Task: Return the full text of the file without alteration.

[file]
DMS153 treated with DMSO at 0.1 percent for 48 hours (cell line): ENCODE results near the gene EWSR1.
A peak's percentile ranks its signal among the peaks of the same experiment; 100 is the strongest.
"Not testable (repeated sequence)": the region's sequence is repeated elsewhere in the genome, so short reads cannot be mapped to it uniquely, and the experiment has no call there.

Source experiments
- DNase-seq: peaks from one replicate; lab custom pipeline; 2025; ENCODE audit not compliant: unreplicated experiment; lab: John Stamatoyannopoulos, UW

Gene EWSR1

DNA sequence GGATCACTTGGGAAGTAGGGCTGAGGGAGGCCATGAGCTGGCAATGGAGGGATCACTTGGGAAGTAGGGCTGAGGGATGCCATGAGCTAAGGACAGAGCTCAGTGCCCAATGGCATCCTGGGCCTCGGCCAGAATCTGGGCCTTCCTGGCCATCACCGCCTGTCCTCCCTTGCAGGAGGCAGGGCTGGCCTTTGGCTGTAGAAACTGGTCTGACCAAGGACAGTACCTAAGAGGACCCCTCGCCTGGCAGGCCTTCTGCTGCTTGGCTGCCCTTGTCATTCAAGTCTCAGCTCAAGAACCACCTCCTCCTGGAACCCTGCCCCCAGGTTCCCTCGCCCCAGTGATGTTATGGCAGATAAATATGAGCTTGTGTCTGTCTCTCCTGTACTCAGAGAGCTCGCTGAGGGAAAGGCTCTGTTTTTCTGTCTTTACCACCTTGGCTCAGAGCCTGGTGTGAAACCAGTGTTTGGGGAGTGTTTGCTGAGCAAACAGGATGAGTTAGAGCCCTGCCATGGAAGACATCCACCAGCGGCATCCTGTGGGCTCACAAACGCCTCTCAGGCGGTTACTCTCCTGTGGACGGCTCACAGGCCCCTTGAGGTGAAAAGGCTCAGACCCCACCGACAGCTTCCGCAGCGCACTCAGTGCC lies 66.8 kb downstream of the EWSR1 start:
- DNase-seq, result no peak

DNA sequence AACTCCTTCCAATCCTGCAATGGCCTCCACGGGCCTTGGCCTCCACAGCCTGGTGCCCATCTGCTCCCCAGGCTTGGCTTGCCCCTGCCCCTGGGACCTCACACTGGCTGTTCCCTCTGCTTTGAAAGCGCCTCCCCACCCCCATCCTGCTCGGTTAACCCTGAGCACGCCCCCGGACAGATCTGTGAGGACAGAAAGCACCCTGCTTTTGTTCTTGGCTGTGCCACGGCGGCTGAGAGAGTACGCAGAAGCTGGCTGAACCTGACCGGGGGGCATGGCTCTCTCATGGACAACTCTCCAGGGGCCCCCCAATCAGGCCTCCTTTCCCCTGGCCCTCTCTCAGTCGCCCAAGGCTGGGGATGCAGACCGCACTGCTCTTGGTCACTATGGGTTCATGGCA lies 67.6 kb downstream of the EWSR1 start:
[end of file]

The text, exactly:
DMS153 treated with DMSO at 0.1 percent for 48 hours (cell line): ENCODE results near the gene EWSR1.
A peak's percentile ranks its signal among the peaks of the same experiment; 100 is the strongest.
"Not testable (repeated sequence)": the region's sequence is repeated elsewhere in the genome, so short reads cannot be mapped to it uniquely, and the experiment has no call there.

Source experiments
- DNase-seq: peaks from one replicate; lab custom pipeline; 2025; ENCODE audit not compliant: unreplicated experiment; lab: John Stamatoyannopoulos, UW

Gene EWSR1

DNA sequence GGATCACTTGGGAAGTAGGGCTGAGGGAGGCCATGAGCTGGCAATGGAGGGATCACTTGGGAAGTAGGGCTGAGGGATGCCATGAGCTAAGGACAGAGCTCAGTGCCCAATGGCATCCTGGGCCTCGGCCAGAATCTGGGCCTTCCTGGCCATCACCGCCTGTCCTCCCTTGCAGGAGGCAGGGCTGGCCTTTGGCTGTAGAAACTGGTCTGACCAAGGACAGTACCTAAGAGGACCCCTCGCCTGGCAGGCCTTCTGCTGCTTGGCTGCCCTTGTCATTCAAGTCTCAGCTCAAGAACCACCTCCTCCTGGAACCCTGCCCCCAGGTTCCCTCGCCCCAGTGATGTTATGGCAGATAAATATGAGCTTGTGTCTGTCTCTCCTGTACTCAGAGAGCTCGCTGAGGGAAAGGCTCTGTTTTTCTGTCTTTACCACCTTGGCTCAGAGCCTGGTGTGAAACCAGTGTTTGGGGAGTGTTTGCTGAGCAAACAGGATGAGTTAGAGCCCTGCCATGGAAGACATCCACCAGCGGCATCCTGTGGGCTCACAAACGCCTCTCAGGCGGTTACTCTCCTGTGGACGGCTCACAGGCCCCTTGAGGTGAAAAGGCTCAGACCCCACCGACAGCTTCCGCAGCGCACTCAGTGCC lies 66.8 kb downstream of the EWSR1 start:
- DNase-seq, result no peak

DNA sequence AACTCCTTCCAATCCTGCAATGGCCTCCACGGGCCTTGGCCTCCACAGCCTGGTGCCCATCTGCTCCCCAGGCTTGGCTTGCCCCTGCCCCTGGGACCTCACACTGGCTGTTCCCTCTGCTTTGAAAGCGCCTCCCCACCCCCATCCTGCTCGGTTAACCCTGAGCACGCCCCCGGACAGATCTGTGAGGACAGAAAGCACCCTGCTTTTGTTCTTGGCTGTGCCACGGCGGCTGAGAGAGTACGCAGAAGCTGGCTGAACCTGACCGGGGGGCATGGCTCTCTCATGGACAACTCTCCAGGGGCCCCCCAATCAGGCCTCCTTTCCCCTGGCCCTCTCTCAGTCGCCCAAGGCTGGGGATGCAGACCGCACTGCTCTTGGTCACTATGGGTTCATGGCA lies 67.6 kb downstream of the EWSR1 start: